Also, thanks to the one-on-one follow-up sessions provided by the online education system, teachers can give more support and personalized attention to those lagging behind. Teachers also have more time now that they don’t have to commute.
Yet, social learning is lacking in all types of online education systems. If you look back, some of the best friendships in your life were probably built from your time in school. For me, these friendships have become a tremendous emotional support system, and they are a kind of bedrock in my life. Yet, is that being made available for children who are doing home-based learning? I don’t know. That is a question I definitely have.
OS: What will happen after the pandemic? Would school at home become a more popular option for parents and kids?
SA: Smart homeschooling will increase. This is a bet I would like to make because many children and parents have realized they can learn better at home. Under this learning trend, assisted by smart teachers, we will have a hybrid education model where many schools will also support home-based learning. They would have a flexible timetable. They may say, “okay, you can do two days of home-based learning, and you can come back to school for three days,” or vice versa.
Smart homeschooling would also encourage more innovations and changes. For example, one-hour classes may be changed into 30-minute modules because a lot of the learning occurs better in 30-minute modules. They will also provide offline sessions for kids to go and practice social skills according to their timetables. I’m already seeing a lot of home-based learning companies emerging in Southeast Asia and in the US.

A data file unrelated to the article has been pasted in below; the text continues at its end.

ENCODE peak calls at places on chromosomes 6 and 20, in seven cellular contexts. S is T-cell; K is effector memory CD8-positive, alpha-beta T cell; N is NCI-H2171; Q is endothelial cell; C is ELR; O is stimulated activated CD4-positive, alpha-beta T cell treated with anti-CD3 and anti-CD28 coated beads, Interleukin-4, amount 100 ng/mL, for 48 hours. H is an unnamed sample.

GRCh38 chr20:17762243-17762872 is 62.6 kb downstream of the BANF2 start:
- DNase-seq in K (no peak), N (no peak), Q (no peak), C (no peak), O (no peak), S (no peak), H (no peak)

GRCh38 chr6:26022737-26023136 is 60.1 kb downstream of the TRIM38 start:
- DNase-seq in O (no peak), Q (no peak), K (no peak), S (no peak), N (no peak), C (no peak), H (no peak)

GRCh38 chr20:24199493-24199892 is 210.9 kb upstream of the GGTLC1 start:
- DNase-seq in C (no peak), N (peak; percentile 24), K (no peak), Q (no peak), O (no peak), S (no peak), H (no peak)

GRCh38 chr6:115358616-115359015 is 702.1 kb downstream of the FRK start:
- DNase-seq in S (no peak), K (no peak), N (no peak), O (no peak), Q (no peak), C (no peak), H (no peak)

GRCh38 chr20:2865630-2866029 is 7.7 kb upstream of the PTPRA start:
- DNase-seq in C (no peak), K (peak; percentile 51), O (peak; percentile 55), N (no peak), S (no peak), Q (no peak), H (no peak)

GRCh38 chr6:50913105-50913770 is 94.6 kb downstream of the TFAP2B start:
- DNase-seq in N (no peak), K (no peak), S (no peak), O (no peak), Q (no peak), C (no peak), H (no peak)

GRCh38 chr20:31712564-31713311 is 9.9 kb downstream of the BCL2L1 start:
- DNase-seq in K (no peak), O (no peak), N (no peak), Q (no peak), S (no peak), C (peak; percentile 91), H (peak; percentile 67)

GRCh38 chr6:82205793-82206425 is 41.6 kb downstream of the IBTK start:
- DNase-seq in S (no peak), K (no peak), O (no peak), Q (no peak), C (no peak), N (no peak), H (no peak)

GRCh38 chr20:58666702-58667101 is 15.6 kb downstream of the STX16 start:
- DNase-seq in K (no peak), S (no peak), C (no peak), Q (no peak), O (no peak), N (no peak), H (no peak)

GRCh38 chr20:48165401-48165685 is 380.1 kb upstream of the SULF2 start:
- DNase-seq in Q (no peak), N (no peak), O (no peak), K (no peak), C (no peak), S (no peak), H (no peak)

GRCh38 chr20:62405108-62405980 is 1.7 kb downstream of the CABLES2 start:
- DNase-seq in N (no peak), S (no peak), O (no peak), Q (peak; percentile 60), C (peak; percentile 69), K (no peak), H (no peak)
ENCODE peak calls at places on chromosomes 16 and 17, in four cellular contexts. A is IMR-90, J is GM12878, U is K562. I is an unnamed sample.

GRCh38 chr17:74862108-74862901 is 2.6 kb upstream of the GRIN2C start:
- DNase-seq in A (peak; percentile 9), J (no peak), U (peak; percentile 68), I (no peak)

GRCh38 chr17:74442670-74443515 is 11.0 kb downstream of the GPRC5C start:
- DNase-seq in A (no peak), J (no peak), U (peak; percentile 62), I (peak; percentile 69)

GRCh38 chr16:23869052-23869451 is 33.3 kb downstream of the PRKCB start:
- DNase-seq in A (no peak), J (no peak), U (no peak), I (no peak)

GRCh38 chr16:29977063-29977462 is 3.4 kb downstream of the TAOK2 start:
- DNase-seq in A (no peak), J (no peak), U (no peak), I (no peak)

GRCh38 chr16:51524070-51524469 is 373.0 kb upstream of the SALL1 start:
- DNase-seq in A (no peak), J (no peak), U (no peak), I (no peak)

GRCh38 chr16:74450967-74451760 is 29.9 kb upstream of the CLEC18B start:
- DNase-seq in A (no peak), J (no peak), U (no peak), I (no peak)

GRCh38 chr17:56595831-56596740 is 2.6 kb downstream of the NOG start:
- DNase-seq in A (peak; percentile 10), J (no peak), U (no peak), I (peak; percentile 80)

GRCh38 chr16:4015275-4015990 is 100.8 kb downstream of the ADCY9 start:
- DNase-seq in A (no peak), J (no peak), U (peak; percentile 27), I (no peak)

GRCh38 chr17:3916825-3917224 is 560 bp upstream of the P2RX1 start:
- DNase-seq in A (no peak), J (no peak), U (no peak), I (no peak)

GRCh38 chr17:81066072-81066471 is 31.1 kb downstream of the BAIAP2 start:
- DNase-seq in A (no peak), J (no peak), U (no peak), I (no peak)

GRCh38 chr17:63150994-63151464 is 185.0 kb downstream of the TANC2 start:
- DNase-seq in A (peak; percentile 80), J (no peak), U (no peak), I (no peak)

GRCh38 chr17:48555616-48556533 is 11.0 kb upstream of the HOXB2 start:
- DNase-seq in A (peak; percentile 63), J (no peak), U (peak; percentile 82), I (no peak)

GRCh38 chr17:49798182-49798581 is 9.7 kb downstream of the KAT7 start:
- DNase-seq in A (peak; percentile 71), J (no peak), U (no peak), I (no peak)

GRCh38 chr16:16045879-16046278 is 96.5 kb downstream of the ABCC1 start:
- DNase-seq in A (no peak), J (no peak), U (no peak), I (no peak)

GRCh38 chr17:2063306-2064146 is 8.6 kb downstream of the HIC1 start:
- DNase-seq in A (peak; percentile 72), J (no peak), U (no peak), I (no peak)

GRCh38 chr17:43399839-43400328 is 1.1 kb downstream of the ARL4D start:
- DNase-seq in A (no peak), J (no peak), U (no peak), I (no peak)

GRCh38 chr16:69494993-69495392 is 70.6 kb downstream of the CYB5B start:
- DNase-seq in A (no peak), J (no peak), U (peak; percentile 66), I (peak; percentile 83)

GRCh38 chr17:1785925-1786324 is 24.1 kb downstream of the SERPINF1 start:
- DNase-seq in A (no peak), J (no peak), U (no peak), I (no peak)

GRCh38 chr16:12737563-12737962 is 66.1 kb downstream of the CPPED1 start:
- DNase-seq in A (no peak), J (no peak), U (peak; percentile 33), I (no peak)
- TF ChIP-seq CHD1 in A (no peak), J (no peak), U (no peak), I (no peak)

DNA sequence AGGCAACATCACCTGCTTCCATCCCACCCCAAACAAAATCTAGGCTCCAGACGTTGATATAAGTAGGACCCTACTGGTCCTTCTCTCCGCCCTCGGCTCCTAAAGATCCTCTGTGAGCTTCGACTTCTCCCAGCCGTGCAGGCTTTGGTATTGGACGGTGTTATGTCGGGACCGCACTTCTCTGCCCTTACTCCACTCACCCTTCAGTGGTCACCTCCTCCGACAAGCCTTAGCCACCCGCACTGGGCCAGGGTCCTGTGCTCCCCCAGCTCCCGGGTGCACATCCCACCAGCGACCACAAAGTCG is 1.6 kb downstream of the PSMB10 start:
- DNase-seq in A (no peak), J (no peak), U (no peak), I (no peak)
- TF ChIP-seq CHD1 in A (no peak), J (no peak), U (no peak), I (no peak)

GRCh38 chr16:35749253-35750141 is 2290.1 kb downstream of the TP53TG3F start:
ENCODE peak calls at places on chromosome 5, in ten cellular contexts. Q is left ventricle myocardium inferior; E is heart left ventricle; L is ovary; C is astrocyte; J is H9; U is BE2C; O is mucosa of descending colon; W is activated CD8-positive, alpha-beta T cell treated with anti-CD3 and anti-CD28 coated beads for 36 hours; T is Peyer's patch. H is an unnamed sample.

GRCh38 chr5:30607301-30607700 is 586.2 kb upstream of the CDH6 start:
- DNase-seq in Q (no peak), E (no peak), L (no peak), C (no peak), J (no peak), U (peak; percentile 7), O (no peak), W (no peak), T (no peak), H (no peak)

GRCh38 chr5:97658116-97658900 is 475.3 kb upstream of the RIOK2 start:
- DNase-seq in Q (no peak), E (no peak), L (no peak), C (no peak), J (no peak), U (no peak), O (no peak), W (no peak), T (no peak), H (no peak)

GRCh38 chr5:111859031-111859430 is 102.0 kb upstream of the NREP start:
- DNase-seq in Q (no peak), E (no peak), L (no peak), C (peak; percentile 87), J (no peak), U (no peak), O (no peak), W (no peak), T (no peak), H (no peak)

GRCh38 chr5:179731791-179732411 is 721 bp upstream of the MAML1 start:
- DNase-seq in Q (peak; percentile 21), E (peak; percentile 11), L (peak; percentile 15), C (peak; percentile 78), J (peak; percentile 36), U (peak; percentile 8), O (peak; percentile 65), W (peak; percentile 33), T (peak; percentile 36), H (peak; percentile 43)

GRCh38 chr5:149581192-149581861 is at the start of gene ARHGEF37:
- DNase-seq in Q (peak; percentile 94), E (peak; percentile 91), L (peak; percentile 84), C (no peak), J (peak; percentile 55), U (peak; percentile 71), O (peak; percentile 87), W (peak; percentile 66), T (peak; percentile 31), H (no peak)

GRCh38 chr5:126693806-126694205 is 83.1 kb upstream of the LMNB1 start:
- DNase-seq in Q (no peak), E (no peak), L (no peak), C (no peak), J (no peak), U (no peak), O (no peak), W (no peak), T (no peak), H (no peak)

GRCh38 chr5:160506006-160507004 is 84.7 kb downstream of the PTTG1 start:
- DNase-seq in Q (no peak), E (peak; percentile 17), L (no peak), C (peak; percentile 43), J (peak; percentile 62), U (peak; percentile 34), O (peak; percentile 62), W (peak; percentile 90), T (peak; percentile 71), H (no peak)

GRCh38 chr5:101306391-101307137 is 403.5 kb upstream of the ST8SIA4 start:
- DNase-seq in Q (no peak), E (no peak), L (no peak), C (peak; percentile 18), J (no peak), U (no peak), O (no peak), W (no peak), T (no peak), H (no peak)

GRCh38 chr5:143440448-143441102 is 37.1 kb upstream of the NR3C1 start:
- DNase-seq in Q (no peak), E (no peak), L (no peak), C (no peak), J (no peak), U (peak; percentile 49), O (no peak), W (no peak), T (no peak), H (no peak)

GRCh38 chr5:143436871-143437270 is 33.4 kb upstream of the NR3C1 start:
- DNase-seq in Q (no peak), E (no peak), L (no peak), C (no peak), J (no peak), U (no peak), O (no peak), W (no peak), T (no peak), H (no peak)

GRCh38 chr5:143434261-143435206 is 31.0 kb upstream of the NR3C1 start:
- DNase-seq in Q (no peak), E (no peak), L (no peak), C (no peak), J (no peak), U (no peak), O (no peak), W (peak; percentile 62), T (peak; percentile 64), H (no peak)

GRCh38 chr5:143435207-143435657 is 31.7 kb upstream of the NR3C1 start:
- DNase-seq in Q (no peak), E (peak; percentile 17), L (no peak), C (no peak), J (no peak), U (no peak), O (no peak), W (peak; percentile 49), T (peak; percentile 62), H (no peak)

Also, smart homeschooling will provide classes and training that are otherwise unavailable in small local schools, for example, robotics, creative writing, etc. In summary, the entire education process in school will be rethought.
OS: Traditionally, we have in mind that homeschooling requires parents to do a lot of the teaching. How would parents’ roles change under the smart school at home model you look forward to?
SA: One of the issues with home-based learning has always been that parents have had limited time. For many parents, educating and taking care of their child in their own way is an essential part of what they stand for in life. But many parents don’t have the tenacity to do that, and in fact, may end up hurting the child because they don’t know what teaching really is all about.
What’s happening now is that we are slowly building the facilities to help out, preparing materials, and even doing training to get parents ready for homeschooling. Home-based learning led by teachers is a really good solution for many parents who want the flexibility of time, and want the autonomy for children to learn from home and at their own pace and interests.
Something we have done in some of our portfolio companies is to educate the parents themselves. Their generation grew up in an industrial age, which is totally different from what we have today. Parenting used to be: get up in the morning, work, send the children to school, then pick them up, feed them, and send them to bed. That’s still typical for many Asian parents today.